Now, a mobile application to alert Muslims to prayer timesApril 6th, 2009 - 12:59 pm ICT by ANI
Washington, April 6 (ANI): Researchers at the Georgia Institute of Technology have developed a religious application that alerts Muslim mobile users when it’s time to perform the five daily prayers called salat. The application known as Sun Dial is currently being discussed this week at the human-computer interaction conference, CHI, in Boston.
“We have to understand religion because it’s such a central part of peoples lives,” said Susan Wyche, doctoral candidate in the College of Computing and GVU Center at Georgia Tech.
The researcher also highlighted the difference between designing technological devices for religious use and making devices for traditional use in office settings.
“Efficiency and productivity tend to be driving forces when designing technology for offices, but these are not as central when designing applications for the home or religious settings. Why would you design a device that makes someone pray faster?” said Susan.
She revealed that the reason why her team chose to focus on Islam for their study was partially because of the religion’s popularity worldwide, and partially because Muslims have historically used technology like compasses and telescopes to help them determine the direction to face during prayer.
The researchers worked with seven focus groups, and determined that the greatest interest from the participants lay in prompting them when it was time to pray - not by using text, which some commercial applications use, but through imagery combined with audible alerts.
Susan revealed that the novel mobile application alerts its users to the time to pray by using an image of the sun lining up with a green circle.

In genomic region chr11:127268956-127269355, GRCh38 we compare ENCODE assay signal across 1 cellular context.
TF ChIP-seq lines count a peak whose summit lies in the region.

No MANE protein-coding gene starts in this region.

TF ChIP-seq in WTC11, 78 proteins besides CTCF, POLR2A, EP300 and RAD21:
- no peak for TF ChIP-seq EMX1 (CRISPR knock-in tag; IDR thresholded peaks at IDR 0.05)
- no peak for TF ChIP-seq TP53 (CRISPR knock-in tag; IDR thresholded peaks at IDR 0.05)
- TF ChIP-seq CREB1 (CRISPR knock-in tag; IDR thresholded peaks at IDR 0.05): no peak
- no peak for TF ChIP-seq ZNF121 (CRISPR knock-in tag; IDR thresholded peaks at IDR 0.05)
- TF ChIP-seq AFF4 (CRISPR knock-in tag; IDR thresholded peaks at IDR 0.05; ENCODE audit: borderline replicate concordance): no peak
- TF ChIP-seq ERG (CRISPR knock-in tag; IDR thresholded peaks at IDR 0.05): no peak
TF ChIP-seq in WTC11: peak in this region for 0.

When the sun lines up with the circle, it’s time to pray.
“Unlike similar systems, ours relies on graphics rather than text and graphs to communicate prayer times. Users drove this choice by telling us that tracking the sun was the most religiously valued method to determine prayer times,” she said.
Susan revealed that her team got favourable reactions when they tested their application with Muslims from Georgia Tech and the greater Atlanta area for two weeks.
The researcher further revealed that she and her colleagues were trying to implement a few design changes, such as a digital clock and a vibration alert.
The team’s aim is to finally make the application available for download.
“Sun Dial provided more than functionality or a prompt to the prayer times; it also contributed to users’ religious experience by reminding them they were part of a larger community. More broadly, carefully considering imagery is important when developing mobile phone applications, particularly ones that support personal and emotional activities, which may be sacred or secular,” Susan said. (ANI)
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